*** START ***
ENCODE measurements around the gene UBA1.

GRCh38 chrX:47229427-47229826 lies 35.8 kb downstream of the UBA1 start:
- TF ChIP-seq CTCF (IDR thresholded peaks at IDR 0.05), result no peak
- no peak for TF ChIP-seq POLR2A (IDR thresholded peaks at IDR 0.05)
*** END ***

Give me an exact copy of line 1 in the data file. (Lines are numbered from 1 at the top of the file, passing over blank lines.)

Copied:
ENCODE measurements around the gene UBA1.